Non-profit organization giving terminally ill children a day of fun at the beach

Kids fighting terminal illnesses got a dream day at the beach. A non-profit organization took them out of the hospital to go surfing at the Newport Beach Pier. 

It was the 9th annual Miracles for Kids summer camp and it encouraged critically-ill children and their families to enjoy a surf, paddle out and care-free day at the beach.

Tom Swanecamp started the surf camp to give kids battling life-threatening diseases and their families freedom from hospital rooms, tests and chemotherapy, and let them just be children. 

Miracles for Kids financially supports 300 families a year. “They’re at, near or below the national poverty level, so to get to a beach is something that some of them are doing for the first time in their lives,” says Swanecamp. “Some of them don’t have bathing suits or the resources to get to the beach.”

Volunteers from Waves of Impact provide that and so much more. The kids got to build sand castles, just play in the sand, boogie board and surf. “It’s like you’re on a cloud but it’s just like you’re riding it,” exclaims AJ Iredell who proudly adds he’s seven and three-quarters years old. 

13-year-old Julio Godoy has a rare blood disorder called Aplastic Anaemia, which in his case is treatable but not curable. “It breaks my heart sometimes to see what he has to go through,” says Julio’s mom Maria while watching him catch waves. “But that big smile on his face out there makes it all worthwhile.”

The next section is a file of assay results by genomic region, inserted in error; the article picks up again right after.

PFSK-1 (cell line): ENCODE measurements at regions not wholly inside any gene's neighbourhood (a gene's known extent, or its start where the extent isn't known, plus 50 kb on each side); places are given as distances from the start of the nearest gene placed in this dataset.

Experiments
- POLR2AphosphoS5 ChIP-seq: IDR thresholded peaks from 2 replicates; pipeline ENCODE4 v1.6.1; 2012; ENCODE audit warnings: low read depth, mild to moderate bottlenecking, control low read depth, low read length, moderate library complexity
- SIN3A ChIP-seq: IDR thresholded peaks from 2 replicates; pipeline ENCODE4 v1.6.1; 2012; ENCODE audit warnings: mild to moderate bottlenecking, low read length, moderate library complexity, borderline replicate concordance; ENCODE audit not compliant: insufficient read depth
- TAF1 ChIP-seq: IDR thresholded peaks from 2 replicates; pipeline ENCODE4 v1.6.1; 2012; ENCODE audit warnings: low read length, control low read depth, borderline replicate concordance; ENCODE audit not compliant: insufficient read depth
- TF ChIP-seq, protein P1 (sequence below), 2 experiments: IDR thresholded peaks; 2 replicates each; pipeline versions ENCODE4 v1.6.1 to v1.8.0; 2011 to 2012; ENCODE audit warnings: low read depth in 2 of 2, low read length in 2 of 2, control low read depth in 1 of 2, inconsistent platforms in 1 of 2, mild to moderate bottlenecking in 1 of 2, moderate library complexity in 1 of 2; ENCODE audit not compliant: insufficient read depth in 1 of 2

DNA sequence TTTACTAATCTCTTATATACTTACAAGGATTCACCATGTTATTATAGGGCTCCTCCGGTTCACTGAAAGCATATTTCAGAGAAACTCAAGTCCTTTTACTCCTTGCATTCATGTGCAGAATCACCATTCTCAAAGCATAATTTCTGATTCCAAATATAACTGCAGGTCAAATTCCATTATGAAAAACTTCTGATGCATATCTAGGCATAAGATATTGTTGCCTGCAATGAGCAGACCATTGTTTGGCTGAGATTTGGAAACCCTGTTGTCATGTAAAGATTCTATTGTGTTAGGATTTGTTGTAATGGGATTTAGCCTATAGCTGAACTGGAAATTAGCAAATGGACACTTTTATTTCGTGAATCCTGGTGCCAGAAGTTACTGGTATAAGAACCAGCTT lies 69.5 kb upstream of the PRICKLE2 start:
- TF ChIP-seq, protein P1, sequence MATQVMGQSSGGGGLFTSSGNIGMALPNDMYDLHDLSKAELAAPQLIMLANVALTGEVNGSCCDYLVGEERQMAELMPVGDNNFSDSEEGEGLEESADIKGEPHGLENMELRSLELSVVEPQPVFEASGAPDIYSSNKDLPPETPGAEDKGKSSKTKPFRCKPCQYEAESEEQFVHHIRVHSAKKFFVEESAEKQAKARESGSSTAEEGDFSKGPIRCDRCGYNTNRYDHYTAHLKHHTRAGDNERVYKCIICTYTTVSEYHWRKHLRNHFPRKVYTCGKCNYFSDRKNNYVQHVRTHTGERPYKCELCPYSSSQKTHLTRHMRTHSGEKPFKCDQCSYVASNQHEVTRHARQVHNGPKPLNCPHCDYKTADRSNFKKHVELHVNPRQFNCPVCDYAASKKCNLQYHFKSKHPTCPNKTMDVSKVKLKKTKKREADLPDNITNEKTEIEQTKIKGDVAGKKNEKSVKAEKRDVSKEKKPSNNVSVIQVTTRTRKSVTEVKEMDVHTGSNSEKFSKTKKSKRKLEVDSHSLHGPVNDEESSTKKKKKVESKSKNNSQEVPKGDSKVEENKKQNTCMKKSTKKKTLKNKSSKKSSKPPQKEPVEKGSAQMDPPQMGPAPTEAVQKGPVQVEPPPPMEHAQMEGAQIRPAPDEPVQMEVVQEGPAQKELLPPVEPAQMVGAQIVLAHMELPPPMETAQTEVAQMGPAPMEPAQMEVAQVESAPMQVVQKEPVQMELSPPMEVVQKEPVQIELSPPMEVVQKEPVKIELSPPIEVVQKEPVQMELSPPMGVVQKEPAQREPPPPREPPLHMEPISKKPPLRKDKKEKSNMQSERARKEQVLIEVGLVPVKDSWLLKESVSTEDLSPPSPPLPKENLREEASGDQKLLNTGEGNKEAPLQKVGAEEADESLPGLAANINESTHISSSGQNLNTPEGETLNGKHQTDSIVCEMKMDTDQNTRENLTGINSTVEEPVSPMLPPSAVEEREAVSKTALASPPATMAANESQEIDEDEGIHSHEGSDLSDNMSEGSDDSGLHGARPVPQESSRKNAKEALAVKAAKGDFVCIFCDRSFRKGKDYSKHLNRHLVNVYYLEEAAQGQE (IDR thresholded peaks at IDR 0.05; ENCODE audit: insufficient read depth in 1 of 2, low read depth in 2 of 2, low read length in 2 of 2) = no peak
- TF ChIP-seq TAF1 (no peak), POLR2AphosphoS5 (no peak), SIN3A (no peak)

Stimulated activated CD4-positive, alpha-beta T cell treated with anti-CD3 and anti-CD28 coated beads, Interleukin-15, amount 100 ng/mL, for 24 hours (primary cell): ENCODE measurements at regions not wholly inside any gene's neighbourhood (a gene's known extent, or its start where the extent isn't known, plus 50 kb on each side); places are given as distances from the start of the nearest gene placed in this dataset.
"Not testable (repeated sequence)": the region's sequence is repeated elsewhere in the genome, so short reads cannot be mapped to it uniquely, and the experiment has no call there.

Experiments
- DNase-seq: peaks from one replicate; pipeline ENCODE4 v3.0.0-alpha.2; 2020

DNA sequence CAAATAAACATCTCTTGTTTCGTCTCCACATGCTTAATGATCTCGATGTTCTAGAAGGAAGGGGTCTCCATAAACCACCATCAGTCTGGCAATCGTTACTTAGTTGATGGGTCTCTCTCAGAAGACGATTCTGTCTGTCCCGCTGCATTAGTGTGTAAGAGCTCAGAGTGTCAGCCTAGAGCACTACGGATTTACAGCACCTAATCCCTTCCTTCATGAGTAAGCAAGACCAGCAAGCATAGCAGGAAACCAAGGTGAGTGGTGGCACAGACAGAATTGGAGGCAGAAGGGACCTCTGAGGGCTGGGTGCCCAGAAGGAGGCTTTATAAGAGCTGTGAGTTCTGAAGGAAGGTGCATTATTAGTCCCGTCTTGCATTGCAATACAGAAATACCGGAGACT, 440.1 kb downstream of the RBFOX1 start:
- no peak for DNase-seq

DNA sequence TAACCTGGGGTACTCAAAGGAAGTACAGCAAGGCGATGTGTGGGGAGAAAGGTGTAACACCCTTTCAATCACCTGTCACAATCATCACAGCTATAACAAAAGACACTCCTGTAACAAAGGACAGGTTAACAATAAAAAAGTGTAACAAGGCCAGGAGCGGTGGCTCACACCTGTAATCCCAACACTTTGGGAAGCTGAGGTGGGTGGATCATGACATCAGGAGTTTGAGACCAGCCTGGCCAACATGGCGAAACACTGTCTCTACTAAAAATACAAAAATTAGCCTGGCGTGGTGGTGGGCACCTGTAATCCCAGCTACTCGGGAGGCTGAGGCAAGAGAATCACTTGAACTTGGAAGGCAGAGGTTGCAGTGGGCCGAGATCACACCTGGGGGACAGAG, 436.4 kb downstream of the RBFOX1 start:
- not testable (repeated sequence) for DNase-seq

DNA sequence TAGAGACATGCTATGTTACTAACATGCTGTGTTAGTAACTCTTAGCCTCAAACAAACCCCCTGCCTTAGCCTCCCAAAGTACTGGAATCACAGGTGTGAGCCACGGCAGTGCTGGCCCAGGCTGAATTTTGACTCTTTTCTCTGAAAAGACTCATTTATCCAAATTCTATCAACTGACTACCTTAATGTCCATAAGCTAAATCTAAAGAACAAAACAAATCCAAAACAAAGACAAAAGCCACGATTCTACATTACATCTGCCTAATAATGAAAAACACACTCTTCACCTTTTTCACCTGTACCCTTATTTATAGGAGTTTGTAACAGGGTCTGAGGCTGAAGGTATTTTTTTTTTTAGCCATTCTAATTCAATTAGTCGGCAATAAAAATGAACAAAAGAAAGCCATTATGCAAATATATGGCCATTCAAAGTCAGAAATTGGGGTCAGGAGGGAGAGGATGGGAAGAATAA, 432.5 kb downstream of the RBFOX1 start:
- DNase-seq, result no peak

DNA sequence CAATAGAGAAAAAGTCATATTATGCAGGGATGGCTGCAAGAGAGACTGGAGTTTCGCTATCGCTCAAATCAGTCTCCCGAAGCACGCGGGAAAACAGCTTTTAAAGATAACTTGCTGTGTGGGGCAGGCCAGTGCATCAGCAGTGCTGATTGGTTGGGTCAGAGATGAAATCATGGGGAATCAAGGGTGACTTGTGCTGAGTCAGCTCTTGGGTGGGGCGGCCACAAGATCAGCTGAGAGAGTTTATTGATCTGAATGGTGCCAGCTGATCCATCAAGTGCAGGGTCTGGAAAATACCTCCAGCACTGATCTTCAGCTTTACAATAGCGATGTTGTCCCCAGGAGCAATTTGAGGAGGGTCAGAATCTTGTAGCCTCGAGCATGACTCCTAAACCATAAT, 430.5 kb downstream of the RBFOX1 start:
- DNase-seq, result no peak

“It means a lot because it takes away all the stuff I have in my mind going on outside of surfing and I go back to surfing and I don’t think about it,” says Julio.

His four-year-old sister, playing on the beach, was a perfect match to help him. “I gave my bone marrow to my brother because I love him,” little Gloria tells FOX 11.

12-year-old Alex Hays is fighting a similar autoimmune disease. “We have gotten much more time with him than they anticipated,” says his mom, Deanna Wright. “We are grateful for each and every day and Miracles has helped make those days even better.” Wright says a homeless shelter turned away her and Alex because he was so medically fragile. Miracles for Kids helped her get an education and save for a condo they now live in. “I hope that we can inspire other people to know their potential, even when they’re walking a difficult road,” she says, holding onto her son.

Miracles for Kids also allows parents to breathe while volunteers take their kids surfing. And for any kid, especially those fighting for each day, it’s hard to beat a summer day at the beach. “It means a lot,” says Julio, as he comes in from catching his last wave of the day. “I don’t know how to explain it, but it means a lot.”

Miracles for Kids is one of the only organizations on the West Coast that helps families with critically-ill children through hardships like bankruptcy, depression, hunger and homelessness, so they can focus on fighting for their kids’ lives. If you would like to donate, you can go to